It’s not often that one sees pregnant women shredding the gnar on Santa Cruz’s surf breaks, and the short documentary Introducing the Super Stoked Surf Mamas of Pleasure Point, which screens this week in Santa Cruz, explores why. After all, the pregnant waddle is hard enough—try fitting it into a wetsuit and doing it on a surfboard.
The film tells the story of five badass local women—Mayra Aguilar, Jenny Bennett, Grace Gooch, Katie Loggins, and Ashley Lloyd—who came together through their love of surfing Pleasure Point. When they all got pregnant around the same time, they didn’t feel that they should have to give up surfing. So the group surfed together during and after their pregnancies, some leaving the water at about eight months and returning eight weeks postpartum.
The women stretched their wetsuits over their bellies and went out together in a mommy surf club. They wore specialized “baby on board” neon-pink T-shirts, and were looked after by other surfers—a break from the often competitive and aggressive surf scene at Pleasure Point.
Make no mistake, the women in Super Stoked Surf Mamas have been surfing Pleasure Point for years and are completely comfortable with the swell and breaks, particularly at second point. Their familiarity and confidence in their own bodies and skills allowed them to show that pregnancy doesn’t have to mean a nine-month house arrest.
Directed and produced by Bay Area filmmakers Elizabeth Pepin Silva and Paul Ferraris, the film recently premiered at Europe’s largest surf film festival—held in Anglet, France—where it won the Audience Choice Award, an honor rarely given to a non-French film. In it, the women talk about why pregnancy and surfing don’t have to be mutually exclusive, despite surfing culture’s wary attitude toward motherhood.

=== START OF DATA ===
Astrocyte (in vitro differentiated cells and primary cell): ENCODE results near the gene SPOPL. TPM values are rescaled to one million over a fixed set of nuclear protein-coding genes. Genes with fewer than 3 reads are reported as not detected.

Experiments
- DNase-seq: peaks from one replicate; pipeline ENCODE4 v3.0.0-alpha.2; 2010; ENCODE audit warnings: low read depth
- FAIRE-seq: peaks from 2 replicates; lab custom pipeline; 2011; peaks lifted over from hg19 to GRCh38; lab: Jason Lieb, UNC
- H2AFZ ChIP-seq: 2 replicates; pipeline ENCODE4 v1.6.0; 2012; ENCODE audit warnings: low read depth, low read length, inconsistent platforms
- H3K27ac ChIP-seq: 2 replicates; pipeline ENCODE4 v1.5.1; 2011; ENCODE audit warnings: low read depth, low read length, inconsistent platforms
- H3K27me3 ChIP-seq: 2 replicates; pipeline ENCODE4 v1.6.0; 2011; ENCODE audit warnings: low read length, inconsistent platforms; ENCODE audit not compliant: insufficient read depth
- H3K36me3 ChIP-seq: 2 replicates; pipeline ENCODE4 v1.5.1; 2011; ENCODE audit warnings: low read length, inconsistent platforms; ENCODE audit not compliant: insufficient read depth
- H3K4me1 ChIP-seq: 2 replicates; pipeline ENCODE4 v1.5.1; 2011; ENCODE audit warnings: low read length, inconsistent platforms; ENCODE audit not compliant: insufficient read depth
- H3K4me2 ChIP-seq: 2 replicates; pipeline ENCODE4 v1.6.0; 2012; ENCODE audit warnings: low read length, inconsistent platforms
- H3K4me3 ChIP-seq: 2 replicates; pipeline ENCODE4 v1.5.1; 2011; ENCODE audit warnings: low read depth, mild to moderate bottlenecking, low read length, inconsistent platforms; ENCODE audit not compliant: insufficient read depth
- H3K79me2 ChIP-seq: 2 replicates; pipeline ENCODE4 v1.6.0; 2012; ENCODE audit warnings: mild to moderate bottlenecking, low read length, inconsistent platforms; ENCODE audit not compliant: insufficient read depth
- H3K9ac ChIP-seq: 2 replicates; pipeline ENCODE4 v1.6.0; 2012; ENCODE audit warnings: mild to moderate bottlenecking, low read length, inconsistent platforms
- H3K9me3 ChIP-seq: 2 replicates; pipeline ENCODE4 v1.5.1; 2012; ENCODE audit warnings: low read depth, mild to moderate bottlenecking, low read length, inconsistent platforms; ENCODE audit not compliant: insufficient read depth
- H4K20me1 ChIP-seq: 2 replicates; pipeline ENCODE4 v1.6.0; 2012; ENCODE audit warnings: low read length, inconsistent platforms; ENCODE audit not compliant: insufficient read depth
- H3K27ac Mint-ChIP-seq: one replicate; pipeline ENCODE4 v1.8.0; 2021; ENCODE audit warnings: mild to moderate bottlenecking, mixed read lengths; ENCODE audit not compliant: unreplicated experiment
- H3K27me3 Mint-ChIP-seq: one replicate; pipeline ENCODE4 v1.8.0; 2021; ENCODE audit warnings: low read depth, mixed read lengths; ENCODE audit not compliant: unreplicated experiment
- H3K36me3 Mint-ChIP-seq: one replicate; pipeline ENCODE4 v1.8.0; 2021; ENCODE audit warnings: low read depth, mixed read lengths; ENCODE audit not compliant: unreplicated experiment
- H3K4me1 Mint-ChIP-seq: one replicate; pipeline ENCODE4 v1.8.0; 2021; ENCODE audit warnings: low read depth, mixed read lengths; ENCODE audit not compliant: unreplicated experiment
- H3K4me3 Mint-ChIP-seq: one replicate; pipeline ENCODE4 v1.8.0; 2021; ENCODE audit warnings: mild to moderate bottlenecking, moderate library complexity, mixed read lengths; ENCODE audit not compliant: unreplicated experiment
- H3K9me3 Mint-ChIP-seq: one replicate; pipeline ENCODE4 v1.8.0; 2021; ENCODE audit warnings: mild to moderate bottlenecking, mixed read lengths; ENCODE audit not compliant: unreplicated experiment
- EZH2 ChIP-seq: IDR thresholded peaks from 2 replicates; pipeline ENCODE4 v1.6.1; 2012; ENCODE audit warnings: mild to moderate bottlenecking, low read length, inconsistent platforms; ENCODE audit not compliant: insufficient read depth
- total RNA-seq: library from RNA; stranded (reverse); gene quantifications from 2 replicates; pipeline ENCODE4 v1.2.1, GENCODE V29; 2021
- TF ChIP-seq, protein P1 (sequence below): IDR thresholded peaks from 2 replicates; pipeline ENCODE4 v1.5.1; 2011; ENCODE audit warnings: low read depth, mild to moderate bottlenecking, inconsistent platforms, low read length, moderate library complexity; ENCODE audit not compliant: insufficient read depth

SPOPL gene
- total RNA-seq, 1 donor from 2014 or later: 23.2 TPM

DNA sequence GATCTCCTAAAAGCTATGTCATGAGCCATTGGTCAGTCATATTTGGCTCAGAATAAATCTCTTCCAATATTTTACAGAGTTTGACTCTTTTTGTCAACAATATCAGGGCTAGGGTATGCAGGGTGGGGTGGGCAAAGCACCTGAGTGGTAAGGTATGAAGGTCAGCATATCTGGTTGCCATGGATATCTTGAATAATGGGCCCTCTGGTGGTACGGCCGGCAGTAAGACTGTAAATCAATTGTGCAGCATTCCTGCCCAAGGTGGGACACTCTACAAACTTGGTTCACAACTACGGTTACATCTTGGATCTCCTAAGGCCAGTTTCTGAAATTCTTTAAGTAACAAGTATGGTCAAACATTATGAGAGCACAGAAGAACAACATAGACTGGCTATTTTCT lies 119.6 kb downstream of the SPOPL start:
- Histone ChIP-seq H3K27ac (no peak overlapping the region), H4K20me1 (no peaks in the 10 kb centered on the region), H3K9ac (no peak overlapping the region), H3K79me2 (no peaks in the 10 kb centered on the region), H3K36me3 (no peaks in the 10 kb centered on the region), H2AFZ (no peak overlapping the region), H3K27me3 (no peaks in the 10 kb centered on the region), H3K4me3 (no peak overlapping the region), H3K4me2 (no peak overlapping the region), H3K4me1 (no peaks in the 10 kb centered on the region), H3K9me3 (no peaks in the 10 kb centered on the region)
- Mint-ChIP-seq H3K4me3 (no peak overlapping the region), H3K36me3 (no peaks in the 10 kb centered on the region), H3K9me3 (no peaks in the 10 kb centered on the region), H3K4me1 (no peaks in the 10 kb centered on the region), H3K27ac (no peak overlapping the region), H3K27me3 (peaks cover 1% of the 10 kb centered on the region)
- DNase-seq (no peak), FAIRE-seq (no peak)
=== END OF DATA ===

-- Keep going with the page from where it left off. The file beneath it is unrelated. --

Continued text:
“In some ways we, as a society, treat pregnancy like an illness or something that you have to be careful about,” Pepin Silva tells GT. “Women’s bodies are designed to have kids. Women used to work out in the fields, and they’d go into labor, pop the kid out and be back in the field, there was no choice.”
Since the Surf Mamas couldn’t afford constant childcare while they were surfing, they brought their little community together and took turns looking after the children, so each woman could go out and catch some waves while the others babysat. The idea of community-driven childcare isn’t exactly revolutionary, but even today it’s all too rare. The Surf Mamas found a way to adapt to motherhood while also building their community, something that Pepin Silva says may have changed her mind about having kids.
“Surfing is such an integral part of my life, and back then I just couldn’t see a way of balancing motherhood and being pregnant with surfing,” she says. “I didn’t know any women who had been pregnant and had surfed, and that’s one of the many reasons I chose not to have kids. But if I had a group of women like the Surf Mamas, my decision might have been different.”
‘Introducing the Super Stoked Surf Mamas of Pleasure Point’ screens 7-9 p.m. Friday Aug. 24. Santa Cruz Hope Church, 4525 Soquel Ave., Soquel. surfmamas.brownpapertickets.com. $12 adults, $6 children. The film will also be released on Amazon in March 2019 for Women’s History Month.